shutterstock_2143243899_1.jpegThe title of this article may be a bit ambitious but, I am sure, like many of you I have been trying to understand what is meant by artificial intelligence (AI) and what it does and what are some of the concerns and draw backs, particularly as they apply to medicine. Here is some of what I now know.

The most common AI platform is ChatGPT (Chat Generative Pre-trained Transformer). Technically, this is known as a large language model. These programs learn to associate patterns in data similar to how physicians learn to associate certain signs and symptoms with diseases. ChatGPT does not learn “on the fly.” It must periodically be retrained from the ground up.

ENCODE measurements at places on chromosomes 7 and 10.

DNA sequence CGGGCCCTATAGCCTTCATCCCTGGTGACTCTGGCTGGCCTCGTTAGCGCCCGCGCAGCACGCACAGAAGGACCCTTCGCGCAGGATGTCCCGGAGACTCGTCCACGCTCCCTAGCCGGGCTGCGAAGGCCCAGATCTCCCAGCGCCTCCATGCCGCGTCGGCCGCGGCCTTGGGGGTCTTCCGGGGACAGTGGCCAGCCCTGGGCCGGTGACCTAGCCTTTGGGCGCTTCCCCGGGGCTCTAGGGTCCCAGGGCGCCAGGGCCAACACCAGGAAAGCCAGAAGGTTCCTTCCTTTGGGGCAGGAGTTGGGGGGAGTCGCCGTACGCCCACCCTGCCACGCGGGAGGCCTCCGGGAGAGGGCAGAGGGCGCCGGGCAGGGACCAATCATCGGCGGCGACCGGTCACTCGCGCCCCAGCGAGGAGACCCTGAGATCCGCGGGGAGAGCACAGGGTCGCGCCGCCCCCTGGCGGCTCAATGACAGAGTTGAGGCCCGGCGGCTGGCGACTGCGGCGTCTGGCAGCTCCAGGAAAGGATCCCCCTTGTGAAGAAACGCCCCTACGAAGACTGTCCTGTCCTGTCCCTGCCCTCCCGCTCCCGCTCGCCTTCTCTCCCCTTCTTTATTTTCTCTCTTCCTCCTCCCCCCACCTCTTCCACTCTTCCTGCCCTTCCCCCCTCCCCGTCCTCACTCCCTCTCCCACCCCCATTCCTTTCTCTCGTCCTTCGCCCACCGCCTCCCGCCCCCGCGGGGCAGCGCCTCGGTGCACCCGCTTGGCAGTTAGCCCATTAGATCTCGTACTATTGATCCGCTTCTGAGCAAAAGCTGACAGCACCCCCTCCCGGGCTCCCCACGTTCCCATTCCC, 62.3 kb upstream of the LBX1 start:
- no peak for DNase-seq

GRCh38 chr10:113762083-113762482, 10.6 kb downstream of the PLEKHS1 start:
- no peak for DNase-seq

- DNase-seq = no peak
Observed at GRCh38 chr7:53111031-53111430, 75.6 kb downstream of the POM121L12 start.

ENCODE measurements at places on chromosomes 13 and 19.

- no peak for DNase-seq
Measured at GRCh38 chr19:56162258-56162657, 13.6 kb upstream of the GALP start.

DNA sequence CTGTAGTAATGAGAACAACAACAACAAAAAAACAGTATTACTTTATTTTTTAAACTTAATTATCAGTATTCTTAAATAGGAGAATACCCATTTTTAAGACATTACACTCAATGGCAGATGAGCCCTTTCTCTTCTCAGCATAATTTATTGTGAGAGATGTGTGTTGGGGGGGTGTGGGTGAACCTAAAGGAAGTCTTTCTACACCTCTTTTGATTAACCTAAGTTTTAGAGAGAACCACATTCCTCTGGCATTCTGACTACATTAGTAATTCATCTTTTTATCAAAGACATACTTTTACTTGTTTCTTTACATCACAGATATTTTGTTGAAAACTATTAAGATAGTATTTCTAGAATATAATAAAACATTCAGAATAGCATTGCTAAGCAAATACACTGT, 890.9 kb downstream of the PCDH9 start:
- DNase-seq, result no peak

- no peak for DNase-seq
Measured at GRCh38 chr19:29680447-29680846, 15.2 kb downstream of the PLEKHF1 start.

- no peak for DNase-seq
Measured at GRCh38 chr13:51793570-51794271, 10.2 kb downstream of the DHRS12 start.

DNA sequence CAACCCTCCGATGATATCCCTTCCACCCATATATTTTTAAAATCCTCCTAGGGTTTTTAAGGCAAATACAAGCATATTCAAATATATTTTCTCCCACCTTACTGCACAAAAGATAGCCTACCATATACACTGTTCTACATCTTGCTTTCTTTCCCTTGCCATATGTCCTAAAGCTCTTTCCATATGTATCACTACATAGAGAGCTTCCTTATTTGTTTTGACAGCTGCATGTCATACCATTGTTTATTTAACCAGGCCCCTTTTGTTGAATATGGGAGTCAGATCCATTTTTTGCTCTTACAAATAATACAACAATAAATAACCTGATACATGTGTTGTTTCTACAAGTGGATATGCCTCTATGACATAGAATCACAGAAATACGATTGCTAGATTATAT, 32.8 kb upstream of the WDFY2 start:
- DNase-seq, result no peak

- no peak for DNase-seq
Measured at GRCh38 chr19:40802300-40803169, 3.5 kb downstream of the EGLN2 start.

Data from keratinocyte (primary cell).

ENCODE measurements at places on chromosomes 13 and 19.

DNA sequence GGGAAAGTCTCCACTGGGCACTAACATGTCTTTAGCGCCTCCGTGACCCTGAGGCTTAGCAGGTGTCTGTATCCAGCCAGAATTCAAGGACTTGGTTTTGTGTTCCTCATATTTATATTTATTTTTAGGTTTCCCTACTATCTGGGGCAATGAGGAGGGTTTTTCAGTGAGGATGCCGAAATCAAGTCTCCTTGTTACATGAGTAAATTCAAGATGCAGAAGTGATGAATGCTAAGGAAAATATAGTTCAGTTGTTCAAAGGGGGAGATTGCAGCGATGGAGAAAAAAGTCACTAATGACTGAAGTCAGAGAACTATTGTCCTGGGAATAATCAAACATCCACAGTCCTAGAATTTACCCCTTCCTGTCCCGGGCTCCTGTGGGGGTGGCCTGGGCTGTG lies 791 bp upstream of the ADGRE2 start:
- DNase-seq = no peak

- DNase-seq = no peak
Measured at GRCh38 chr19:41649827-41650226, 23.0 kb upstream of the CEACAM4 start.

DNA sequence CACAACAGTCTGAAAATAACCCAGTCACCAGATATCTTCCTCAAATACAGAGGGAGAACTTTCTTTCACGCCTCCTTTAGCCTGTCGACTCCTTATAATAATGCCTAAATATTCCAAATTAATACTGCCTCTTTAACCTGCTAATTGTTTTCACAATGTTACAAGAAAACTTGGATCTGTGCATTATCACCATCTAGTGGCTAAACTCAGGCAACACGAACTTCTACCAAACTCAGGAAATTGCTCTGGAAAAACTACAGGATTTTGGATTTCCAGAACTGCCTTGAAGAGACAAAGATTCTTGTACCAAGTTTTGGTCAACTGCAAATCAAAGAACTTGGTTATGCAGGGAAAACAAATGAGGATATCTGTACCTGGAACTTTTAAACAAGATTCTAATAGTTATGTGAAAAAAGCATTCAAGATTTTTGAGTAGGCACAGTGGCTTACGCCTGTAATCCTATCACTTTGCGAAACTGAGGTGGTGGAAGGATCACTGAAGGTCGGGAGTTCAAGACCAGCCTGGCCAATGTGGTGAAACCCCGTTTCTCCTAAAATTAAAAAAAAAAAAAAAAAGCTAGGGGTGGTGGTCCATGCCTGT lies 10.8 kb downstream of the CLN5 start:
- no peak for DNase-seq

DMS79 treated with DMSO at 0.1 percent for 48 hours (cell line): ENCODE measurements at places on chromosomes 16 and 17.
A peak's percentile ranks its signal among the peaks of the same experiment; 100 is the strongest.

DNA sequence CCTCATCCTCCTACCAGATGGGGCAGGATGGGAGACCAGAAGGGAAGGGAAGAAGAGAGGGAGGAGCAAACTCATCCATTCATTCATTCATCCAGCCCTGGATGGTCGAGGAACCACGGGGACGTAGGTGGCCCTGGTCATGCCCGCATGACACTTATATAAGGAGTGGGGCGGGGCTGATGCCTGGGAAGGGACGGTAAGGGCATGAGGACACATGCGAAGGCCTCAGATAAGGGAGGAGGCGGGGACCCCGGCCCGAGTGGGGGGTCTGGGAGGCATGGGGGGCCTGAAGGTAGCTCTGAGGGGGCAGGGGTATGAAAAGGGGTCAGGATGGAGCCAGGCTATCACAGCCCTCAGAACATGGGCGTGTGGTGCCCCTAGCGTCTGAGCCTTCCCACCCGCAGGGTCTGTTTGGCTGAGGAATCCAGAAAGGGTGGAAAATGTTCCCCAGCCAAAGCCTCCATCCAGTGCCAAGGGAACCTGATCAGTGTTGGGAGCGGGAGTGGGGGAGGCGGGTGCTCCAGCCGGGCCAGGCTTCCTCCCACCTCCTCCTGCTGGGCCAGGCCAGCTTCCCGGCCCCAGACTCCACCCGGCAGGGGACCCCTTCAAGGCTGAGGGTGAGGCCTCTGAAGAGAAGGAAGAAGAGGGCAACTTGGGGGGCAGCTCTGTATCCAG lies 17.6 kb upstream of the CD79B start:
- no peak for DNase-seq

It has been found that responses to medical questions from AI are less useful than human generated recommendations. This tells me that the use of AI to inform patients about their condition or disease is not ready for prime time, especially when you consider that ChatGPT has a tendency to “hallucinate,” i.e., it generates factually incorrect or nonsensical outputs or fabricates information. This is not really what most patients are after but may believe because “the computer said so.” Models like ChatGPT generate outputs about a wide range of topics but with no consideration for consistency and transparency.

I think large language models will eventually help in many areas of medicine but, currently, I would be critical of any information you may obtain thru them. Always confirm any information with your doctor.